Brittany Boeche plays the single most articulate character in the cast--a kindergarten teacher named Joan. There are one or two moments in the play where she expresses some really deep philosophical ideas. They’re mixed-in with quite a lot of intellectual pride that bristle against some of the other characters. Boeche finds a whimsical center to the character that keeps her from coming across as being too aloof. Joan can come across as more than a bit smug and superior, but Boeche finds a way to make it seem appealing anyway. Joan might not be the nicest person, but Boeche has a swimmingly graceful charisma that finds a slightly wild smile that emotionally warms the character’s chillier moments.
Becky Cofta is given the challenge of playing the least verbal character in the story. She’s an aspiring artist named Deborah. We get the feeling that she’s probably much more expressive in her art than she is with words. Far from being completely silent, she’s got her fair share of dialogue, but Cofta’s best moments with the character lie in rendering the character’s physicality. Without a hint of exaggeration we see Deborah fall in and out of love. Very little of her dialogue speaks to exactly what she’s feeling, which allows Cofta a lot of room to render the character free from the often frustrating constraints of Mamet’s dialogue.
David Sapiro is suitably unseemly as a vintage mid-’70s disco douchebag named Bernie Litko. To me, Bernie’s dialogue seems to call for more of a neanderthal/Cro-Magnon-looking blue collar alpha lounge lizard-type. Sapiro’s thin, wiry form brings a distinctly weaselly element to the character that serves the production well. Sapiro has no problem delivering Bernie’s misogyny to the stage in cleverly oblivious comic form, but Sapiro’s real accomplishment here is the faraway look in Bernie’s eyes on those rare moments where he’s wrestling with demons the go beyond the weight of the lies he lives with. There’s a deep inner torture somewhere at the bottom of the character that feeds his seemingly oblivious apathy. Sapiro brings that inner darkness out in some really compelling moments of subtly distant silence.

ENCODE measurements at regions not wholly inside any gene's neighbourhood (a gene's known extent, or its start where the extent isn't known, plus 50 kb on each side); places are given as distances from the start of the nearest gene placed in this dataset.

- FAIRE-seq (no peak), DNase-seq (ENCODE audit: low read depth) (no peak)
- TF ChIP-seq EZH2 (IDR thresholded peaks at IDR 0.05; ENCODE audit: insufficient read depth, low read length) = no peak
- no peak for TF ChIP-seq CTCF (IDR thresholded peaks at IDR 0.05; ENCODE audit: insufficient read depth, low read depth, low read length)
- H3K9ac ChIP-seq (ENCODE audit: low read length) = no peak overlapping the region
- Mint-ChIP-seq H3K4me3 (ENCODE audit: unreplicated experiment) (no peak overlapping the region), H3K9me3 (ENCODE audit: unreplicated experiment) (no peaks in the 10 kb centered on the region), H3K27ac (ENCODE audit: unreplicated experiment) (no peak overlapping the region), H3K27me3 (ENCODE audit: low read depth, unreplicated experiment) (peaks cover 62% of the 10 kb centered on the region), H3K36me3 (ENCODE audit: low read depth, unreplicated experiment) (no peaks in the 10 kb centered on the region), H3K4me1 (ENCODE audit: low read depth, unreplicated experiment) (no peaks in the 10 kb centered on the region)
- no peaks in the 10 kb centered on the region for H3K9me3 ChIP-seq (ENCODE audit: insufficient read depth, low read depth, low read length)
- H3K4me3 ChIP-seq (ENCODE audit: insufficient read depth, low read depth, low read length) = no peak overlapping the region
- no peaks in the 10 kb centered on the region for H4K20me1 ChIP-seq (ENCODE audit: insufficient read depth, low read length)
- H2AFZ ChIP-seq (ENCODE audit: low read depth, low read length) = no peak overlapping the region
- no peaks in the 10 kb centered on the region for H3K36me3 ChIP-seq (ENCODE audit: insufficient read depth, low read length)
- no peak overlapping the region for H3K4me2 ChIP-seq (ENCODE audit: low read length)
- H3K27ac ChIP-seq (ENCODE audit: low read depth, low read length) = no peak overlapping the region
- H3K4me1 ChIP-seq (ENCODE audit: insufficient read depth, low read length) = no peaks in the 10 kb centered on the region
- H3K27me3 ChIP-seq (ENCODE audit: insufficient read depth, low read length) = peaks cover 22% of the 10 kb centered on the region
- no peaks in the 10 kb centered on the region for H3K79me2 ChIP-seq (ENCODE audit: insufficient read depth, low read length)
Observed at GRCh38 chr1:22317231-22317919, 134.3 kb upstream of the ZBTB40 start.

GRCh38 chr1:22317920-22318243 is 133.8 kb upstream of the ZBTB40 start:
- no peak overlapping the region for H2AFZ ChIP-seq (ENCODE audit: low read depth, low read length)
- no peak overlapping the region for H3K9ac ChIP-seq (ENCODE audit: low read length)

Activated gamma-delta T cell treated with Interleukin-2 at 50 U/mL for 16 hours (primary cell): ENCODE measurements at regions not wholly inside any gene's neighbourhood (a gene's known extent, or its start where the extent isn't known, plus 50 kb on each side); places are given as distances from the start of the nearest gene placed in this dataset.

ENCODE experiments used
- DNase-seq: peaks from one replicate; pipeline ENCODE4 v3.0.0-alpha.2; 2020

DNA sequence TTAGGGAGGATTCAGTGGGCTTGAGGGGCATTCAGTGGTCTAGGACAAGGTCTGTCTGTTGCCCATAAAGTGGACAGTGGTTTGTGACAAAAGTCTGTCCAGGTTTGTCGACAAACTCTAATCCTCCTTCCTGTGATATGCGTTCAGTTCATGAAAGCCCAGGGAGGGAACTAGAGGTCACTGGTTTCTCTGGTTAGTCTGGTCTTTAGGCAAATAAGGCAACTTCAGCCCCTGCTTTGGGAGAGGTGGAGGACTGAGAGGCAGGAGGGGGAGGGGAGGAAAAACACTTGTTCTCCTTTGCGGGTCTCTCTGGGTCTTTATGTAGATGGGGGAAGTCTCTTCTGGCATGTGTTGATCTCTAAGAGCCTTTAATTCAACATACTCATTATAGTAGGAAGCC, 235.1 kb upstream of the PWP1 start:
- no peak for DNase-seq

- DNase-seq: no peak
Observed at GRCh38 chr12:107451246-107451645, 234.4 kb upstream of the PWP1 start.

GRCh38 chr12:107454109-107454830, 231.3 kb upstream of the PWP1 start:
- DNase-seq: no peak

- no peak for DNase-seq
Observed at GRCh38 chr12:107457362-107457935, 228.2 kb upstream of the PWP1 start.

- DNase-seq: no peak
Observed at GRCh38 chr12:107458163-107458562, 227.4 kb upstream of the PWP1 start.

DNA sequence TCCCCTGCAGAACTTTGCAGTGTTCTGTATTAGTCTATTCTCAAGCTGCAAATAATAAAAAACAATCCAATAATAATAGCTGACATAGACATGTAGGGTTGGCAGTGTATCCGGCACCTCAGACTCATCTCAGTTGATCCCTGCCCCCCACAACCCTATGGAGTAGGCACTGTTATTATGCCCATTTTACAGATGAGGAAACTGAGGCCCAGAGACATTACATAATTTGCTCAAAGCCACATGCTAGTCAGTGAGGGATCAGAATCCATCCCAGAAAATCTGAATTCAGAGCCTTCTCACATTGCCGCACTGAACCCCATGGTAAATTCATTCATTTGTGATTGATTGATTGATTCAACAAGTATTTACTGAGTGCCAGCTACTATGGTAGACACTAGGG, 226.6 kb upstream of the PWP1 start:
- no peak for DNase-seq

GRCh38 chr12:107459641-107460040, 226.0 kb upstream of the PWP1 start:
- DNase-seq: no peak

Chris Goode has quite a journey to complete in the brief, percussive, staccato of Mamet’s plot. He plays Danny--an ostensibly nicely sweet guy who gradually oozes into a nice guy/misogynist fusion who is rapidly losing his will to figure it all out. Goode is great as a genuinely nice guy. He’s a natural with that sort of thing. Those moments when he starts to assert more of a slimy misogyny don’t aways feel perfectly grounded in his portrayal of the rest of the character. There are a few moments that give a dramatic grounding to Danny’s emerging misogyny. Of particular note here is a scene between himself and the two women at their apartment in which we begin to see the dawn of his journey into sliminess.
The Inanimate Characters
There are only four human characters onstage, but the show has plenty of personality coming from various elements of production.
The presentation of the story becomes a character in and of itself. Mamet’s script has four characters drifting through interactions in and amidst each other in a series of very, very brief staccato scenes. Often the ending of a scene serves as its own punchline. Scenic and Lighting designer Aaron Kopec and stage manager Sydonia Lucchesi are remarkably tight with the timing of the scenes. Lights have to fall at just the right time and scenic elements have to be juggled with the just the right kind of efficiency otherwise the show feels like it’s 40-50% set changes.
Case, Kopec and Lucchesi do a great job of keeping everything brisk and fluid on one of the smallest stages in town. There’s some pretty clever use of space here. One single scenic chimerical piece of scenery plays multiple roles as a table, a bar, a dresser and a card catalogue in a library.
A metal filing cabinet has it a bit easier than the multi-purpose chimera...it’s very distinctive mid-1970s look that adds to the personality of the production. It’s rolled out to the center of the stage for a series of scenes between Bernie and Danny at work. It’s the big, silent coworker hanging out with the two guys as they discuss decidedly non-work related stuff in an office somewhere in Chicago in the middle of a decade that's already rapidly rushing off to meet the 1980s..
Alchemist Theatre’s production of Sexual Perversity in Chicago runs through April 14 on 2569 S. Kinnickinnic Ave. For more information, visit Alchemist Theatre online.